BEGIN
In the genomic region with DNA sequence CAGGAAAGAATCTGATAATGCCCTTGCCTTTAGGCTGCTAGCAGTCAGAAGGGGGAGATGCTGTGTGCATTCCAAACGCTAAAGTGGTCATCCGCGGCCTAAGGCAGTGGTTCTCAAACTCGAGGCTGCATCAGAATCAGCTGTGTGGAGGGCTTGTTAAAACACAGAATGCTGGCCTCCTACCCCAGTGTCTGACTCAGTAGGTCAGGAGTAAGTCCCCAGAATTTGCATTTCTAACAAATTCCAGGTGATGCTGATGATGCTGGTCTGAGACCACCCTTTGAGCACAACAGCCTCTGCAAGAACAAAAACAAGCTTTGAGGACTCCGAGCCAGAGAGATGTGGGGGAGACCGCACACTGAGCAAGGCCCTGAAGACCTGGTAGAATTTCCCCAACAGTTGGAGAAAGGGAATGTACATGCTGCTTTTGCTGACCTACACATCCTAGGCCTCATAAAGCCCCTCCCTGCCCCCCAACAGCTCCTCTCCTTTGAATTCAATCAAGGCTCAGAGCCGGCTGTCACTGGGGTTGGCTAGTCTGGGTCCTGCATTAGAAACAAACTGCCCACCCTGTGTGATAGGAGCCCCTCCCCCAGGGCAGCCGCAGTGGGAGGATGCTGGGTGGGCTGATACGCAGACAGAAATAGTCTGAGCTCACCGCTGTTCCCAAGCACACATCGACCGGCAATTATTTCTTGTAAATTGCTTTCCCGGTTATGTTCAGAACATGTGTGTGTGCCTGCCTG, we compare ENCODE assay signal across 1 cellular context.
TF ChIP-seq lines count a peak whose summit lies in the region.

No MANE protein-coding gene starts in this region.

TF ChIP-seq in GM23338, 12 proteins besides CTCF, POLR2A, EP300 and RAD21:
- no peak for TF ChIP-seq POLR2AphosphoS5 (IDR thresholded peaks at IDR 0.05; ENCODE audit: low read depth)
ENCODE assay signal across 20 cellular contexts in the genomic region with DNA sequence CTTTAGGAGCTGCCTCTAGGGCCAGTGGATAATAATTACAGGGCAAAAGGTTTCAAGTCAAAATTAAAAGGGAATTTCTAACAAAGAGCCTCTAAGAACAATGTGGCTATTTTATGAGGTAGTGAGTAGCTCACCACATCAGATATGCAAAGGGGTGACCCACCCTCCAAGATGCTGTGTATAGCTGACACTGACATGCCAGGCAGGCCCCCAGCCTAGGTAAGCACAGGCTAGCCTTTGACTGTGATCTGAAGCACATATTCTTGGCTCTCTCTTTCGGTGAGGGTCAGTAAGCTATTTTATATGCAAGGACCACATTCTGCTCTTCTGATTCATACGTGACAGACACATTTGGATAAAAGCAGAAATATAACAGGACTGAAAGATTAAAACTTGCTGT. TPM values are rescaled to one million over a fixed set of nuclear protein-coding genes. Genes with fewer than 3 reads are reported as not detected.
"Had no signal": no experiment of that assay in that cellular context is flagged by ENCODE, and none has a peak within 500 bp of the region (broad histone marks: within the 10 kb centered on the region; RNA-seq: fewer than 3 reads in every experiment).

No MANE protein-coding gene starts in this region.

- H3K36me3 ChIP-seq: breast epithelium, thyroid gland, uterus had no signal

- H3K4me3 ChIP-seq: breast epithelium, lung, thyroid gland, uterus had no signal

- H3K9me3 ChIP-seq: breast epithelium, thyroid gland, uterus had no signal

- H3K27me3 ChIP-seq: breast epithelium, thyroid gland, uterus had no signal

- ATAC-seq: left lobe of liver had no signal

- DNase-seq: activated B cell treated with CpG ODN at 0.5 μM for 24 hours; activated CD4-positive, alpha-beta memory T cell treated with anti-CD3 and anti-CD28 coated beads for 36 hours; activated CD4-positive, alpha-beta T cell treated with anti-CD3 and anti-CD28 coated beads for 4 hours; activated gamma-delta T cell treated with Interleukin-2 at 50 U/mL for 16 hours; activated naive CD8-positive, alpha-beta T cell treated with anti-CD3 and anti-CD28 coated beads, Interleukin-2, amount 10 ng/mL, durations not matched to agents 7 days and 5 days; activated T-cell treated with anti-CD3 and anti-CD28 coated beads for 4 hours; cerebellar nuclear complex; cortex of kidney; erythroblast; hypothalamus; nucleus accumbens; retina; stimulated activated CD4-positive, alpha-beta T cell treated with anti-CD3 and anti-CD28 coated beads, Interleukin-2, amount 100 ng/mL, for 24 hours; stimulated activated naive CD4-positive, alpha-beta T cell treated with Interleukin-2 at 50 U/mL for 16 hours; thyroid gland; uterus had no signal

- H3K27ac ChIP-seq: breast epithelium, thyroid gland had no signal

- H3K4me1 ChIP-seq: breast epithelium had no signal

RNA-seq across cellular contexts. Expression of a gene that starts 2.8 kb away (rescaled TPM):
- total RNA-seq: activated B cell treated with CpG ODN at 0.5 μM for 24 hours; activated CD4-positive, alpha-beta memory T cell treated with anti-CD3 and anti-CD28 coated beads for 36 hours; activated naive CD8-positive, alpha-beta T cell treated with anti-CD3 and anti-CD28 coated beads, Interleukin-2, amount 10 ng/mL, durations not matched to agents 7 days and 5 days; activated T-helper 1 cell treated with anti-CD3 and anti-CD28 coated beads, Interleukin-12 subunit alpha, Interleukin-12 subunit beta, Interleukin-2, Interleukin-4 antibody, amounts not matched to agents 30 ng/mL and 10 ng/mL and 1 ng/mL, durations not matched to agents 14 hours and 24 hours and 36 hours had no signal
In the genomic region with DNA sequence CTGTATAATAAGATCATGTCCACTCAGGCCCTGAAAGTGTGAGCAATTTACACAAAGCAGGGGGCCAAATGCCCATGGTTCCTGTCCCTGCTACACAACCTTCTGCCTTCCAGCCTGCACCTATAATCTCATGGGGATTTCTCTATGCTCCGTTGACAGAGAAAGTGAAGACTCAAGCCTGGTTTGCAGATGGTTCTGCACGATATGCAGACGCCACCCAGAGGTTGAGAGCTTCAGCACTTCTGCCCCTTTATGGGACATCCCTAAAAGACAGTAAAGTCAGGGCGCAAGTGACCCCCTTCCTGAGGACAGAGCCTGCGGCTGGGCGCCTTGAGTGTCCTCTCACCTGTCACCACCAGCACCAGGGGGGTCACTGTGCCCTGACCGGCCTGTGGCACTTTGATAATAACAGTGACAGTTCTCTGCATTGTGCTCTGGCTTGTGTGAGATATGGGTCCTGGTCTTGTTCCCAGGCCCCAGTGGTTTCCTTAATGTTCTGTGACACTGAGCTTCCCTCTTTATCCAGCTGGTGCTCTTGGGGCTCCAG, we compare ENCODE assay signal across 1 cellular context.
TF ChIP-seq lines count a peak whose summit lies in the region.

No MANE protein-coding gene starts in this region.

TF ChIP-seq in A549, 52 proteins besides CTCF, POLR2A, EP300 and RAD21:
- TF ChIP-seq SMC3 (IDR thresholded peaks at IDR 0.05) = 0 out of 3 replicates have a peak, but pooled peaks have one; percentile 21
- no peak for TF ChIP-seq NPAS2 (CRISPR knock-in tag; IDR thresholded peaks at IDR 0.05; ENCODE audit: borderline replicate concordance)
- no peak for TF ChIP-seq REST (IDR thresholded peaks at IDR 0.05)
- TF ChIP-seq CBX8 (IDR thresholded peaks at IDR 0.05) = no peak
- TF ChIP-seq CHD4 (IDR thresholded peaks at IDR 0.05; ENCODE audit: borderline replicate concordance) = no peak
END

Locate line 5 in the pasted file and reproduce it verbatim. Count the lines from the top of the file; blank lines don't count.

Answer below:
- no peak for TF ChIP-seq POLR2AphosphoS5 (IDR thresholded peaks at IDR 0.05; ENCODE audit: low read depth)